Undergraduate Honors Theses

Thesis Defended

Spring 2015

Document Type

Thesis

Type of Thesis

Departmental Honors

Department

Physics

First Advisor

Markus B. Raschke

Abstract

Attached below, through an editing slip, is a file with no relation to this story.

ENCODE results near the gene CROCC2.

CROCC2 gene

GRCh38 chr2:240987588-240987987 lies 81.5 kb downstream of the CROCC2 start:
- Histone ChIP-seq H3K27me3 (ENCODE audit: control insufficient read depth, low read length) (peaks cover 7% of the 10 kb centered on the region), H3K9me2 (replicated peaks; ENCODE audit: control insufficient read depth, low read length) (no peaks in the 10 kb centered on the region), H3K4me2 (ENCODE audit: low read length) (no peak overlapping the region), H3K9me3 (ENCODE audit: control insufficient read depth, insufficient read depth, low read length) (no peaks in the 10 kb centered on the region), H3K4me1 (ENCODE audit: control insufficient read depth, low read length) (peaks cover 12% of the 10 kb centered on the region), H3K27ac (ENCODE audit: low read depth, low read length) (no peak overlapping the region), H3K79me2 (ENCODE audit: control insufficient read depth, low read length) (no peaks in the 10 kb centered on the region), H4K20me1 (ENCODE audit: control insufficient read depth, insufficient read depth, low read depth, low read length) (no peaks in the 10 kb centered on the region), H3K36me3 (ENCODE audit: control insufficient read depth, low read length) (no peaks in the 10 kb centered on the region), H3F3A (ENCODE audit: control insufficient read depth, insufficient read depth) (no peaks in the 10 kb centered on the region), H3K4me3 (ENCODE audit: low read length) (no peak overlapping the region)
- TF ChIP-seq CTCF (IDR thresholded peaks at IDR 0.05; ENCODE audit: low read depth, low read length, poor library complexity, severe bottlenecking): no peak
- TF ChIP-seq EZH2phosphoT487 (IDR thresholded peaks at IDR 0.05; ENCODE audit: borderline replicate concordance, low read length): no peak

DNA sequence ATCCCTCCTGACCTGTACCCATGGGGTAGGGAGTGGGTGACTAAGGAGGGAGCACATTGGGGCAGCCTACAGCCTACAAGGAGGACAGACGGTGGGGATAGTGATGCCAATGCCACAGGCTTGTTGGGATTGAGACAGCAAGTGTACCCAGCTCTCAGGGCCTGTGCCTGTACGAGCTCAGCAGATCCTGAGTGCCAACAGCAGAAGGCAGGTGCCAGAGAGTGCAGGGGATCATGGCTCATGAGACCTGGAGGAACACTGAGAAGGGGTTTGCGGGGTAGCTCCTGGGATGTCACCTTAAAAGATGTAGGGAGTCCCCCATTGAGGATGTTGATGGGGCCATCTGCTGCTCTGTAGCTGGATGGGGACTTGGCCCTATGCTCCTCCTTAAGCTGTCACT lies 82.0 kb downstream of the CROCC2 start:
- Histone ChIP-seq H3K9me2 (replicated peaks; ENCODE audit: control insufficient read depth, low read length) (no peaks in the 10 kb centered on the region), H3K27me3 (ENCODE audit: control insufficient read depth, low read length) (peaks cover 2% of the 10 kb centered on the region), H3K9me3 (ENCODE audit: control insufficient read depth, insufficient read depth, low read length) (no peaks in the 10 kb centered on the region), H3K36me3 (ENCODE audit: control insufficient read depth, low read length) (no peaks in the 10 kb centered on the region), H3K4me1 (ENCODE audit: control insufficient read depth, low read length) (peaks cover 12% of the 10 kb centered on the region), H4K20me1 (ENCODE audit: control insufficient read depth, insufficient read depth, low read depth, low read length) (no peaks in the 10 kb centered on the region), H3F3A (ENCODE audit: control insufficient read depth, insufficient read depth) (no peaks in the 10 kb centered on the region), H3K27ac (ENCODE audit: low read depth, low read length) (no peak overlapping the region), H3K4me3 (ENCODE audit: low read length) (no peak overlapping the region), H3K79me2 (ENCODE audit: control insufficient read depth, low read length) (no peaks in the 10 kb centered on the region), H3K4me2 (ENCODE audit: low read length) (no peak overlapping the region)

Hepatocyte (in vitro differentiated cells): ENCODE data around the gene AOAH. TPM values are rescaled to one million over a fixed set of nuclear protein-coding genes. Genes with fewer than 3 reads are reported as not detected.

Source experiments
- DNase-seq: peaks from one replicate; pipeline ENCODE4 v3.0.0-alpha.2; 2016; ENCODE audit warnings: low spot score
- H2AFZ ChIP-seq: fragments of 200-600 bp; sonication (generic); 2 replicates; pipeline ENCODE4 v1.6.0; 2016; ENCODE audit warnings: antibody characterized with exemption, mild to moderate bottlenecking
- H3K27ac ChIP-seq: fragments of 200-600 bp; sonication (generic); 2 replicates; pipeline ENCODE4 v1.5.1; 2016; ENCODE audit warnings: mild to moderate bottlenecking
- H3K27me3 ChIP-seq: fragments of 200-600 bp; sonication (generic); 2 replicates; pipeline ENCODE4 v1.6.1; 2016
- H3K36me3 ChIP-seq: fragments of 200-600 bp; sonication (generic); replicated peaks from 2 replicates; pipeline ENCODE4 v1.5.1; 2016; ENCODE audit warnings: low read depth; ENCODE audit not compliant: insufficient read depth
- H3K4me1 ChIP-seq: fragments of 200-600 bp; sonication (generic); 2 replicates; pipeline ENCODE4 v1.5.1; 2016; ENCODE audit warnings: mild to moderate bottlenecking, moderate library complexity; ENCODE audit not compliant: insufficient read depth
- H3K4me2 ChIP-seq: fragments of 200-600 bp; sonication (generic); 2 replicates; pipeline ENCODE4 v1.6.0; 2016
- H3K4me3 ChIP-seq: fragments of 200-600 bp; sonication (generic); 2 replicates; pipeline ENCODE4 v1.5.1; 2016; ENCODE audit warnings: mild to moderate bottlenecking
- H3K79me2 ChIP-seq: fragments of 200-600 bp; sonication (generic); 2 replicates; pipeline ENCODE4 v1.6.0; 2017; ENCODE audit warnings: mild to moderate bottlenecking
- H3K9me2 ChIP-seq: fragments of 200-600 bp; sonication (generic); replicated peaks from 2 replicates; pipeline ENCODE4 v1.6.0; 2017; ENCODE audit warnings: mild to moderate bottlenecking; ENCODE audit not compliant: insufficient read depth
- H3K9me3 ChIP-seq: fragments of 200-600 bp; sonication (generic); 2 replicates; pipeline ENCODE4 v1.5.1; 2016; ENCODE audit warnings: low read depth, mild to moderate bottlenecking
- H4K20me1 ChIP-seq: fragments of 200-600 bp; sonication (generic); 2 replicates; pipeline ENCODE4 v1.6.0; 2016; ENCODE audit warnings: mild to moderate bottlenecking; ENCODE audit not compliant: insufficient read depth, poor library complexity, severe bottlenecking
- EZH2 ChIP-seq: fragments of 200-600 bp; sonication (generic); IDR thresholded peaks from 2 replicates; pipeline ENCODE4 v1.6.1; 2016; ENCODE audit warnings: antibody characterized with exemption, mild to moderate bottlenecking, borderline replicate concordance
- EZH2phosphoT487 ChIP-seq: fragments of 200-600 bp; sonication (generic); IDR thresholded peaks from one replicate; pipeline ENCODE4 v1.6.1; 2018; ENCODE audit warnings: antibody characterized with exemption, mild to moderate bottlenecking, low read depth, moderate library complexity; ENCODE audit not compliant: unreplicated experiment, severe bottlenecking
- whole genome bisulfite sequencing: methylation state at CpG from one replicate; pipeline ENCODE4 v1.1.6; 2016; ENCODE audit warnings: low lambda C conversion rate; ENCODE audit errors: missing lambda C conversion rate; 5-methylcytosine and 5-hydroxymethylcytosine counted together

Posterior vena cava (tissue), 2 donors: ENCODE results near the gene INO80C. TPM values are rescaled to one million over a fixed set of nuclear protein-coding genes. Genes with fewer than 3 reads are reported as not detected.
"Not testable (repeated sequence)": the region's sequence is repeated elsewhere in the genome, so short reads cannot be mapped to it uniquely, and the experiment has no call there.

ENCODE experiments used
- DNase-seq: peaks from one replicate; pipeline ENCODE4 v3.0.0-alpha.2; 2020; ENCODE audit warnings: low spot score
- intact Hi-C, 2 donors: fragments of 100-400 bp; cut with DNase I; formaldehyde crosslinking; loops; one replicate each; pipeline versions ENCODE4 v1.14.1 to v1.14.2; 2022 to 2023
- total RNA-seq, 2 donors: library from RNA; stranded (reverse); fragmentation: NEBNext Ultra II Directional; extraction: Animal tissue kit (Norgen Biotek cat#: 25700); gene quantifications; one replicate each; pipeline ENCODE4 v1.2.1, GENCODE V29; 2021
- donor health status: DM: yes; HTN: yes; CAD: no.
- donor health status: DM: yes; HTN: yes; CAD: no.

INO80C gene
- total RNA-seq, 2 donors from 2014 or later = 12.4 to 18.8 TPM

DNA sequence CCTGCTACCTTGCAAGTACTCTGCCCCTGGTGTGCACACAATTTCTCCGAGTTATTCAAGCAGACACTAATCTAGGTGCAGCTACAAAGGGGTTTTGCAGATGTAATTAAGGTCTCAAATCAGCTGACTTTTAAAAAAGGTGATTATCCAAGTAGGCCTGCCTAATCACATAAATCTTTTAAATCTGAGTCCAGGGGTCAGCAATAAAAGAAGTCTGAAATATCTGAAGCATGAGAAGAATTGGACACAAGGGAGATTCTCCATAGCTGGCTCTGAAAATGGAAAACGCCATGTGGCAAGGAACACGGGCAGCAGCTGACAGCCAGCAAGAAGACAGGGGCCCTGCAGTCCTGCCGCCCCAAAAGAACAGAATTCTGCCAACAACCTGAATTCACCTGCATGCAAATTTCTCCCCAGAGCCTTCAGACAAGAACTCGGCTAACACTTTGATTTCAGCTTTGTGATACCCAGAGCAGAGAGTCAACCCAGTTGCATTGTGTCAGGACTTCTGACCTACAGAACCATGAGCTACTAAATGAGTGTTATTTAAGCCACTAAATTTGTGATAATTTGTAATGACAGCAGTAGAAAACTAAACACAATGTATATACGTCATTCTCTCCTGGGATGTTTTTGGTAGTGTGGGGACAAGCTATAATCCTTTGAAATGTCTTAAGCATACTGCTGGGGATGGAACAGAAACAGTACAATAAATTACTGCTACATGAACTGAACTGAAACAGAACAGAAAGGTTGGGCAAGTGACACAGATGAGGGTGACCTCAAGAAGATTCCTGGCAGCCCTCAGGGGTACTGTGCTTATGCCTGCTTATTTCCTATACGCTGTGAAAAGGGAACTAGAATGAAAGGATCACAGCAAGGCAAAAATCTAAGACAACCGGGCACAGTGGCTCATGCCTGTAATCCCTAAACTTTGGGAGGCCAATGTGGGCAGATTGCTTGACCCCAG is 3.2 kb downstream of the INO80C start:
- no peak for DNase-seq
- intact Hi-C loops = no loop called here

Nano-scale imaging with chemical sensitivity is required to fully understand the formation, composition, and unique emergent properties of materials. However, many of the existing high resolution techniques are limited either by their spectroscopic bandwidth or by the classes of material compatible for study. Here we show that combining Fourier transform infrared spectroscopy with scattering-scanning near-field optical microscopy provides a non-invasive, broadband alternative to measuring these systems. We demonstrate that such an approach is capable of identifying chemical composition with a resolution better than 10 nm, and can be used to directly measure near-field phenomena. Considerations for optimization and construction of such a nano-FTIR spectrometer system are also discussed.

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